But natural selection is not instantaneous. Repeated trials might be needed to drive out maladaptive items. So exposure to some selection is no proof of being an adaptation. Thus nonadaptive items will generate some “noise” in evolutionary activity data. To gauge resistance to selection we must filter out this nonadaptive noise. We can do so if we first measure how activity will accrue to items persisting due just to nonadaptive factors like random drift or architectural necessity. A general way to measure the expected evolutionary activity of nonadaptive items is to construct a neutral model of the target system: a system that is similar to the target in all relevant respects except that none of the items in it has any adaptive significance. (I give concrete examples below.) The accumulated activity in neutral models provides a no-adaptation null hypothesis for the target system that can be used to screen off nonadaptive noise. If we observe significantly more evolutionary activity in the target system than in its neutral shadow, we know that this “excess” activity cannot be attributed to nonadaptive factors. It must be the result of natural selection, so the items must be adaptations.5

An illustration of evolutionary activity of genotypes
I will illustrate the evolutionary activity test for adaptations in Evita, a simple artificial evolving system that “lives” in a computer.6 Somewhat analogous to a population of self-replicating strings of biochemical RNA, Evita consists of a population of self-replicating strings of customized assembly language code and residing in a two-dimensional grid of virtual computer memory. The system is initialized with a single self-replicating program. When Evita runs, this ancestral program copies each of its instructions into a neighboring spot on the grid, thereby producing a new copy of the program—its “offspring.” Then this offspring and its parent both start executing, and each makes another copy of itself, creating still more offspring. This process repeats indefinitely. When space in computer memory runs low and offspring cannot find unoccupied neighboring grid locations, the older neighbors are randomly selected and “killed” and the offspring move to the vacated space. Innovations enter the system through point mutations. When a mutation strikes an instruction in a program, the instruction is replaced by another instruction chosen at random. With a moderate mutation rate new kinds of programs are continually spawned.7 Many are maladaptive but some reproduce more quickly than their neighbors, and these tend to spread through the population, causing the population of strings to evolve over time.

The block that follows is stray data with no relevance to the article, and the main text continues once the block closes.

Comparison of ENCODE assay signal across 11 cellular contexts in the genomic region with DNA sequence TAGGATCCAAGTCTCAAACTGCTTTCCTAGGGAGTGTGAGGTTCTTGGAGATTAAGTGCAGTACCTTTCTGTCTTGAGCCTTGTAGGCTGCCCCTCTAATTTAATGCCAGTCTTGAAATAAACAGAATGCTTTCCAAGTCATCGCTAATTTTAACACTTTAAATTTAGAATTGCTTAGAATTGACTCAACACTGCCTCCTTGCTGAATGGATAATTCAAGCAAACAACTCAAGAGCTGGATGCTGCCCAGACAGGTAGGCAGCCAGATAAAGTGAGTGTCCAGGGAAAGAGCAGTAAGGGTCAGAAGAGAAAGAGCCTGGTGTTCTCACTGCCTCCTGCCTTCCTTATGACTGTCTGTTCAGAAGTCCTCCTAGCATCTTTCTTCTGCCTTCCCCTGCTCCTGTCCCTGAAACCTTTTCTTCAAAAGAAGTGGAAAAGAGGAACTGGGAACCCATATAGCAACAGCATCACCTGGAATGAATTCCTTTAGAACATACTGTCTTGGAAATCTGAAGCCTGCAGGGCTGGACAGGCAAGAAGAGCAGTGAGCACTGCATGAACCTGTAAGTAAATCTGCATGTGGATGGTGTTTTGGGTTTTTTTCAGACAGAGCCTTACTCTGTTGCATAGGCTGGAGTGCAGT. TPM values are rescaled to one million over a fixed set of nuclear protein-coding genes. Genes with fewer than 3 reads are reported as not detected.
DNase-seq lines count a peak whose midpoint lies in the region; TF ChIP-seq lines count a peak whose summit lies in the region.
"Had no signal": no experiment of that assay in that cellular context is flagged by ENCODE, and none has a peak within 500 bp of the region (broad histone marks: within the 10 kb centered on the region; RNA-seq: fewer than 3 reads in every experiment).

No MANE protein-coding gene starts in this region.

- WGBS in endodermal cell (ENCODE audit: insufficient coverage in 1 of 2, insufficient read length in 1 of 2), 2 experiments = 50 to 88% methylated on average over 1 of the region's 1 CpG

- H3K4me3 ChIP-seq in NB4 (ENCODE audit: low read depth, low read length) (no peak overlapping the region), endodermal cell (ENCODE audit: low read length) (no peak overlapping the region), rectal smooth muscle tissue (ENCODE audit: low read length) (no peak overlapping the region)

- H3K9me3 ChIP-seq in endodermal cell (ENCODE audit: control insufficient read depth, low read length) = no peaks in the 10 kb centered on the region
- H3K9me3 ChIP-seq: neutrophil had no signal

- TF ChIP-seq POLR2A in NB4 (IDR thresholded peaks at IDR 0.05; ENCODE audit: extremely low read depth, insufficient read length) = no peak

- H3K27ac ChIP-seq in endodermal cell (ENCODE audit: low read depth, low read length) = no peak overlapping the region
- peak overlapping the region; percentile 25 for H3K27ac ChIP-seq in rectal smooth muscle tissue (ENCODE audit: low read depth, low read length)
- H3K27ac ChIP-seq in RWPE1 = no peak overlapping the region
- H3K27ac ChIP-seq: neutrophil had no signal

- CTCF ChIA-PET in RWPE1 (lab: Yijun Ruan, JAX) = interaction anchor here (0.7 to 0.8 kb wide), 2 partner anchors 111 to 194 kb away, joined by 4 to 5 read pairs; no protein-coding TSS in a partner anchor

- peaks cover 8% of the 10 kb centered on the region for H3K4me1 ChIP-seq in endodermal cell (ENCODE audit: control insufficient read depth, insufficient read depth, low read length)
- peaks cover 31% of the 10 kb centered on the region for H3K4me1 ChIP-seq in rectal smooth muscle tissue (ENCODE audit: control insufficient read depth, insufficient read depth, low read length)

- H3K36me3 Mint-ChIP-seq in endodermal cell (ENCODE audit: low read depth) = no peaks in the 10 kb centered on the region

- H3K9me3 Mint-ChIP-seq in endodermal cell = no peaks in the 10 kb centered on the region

Evita is explicitly designed so that the programs interact only by competing for space. On average, programs that reproduce faster will supplant their reproducing neighbors. Most significant adaptive events in Evita are changes in reproduction rate, so for present purposes a genotype's fitness can be equated with its reproduction rate. Evita has a clear distinction between genotype and phenotype. A given genotype is simply a string of computer code. If two programs differ in even one instruction they have different genotypes. But two genotypes might produce exactly the same behavior—the same phenotype. If a program includes instructions that never execute, these instructions can mutate freely without affecting the operation of the program. Thus multiple genotypes—without phenotype distinction and so with exactly the same fitness—may then evolve through random genetic drift.

To gather evolutionary activity data in Evita two issues must be settled. First, one must decide which kind of item to observe for adaptations. We will observe whole genotypes. Second, one must operationalize the idea of a genotype’s being tested by natural selection. A plausible measure of this is concentration in the population. The greater the genotype’s concentration, the more feedback that selection provides about how well adapted it is. A genotype’s cumulative evolutionary activity, then, is just the sum of its concentration over time.

In order to discern how much of Evita’s genotype activity can be attributed to the genotypes’ adaptive significance, we create a “neutral shadow” of it (recall the discussion above). The neutral shadow is a population of nominal “programs” with nominal “genotypes” existing at grid locations, reproducing and dieing. These are not genuine programs with genuine genotypes; they contain no actual instructions. Their only properties are their location on the grid, their time of birth, the sequence of reproduction events (if any) they go through, and their time of death.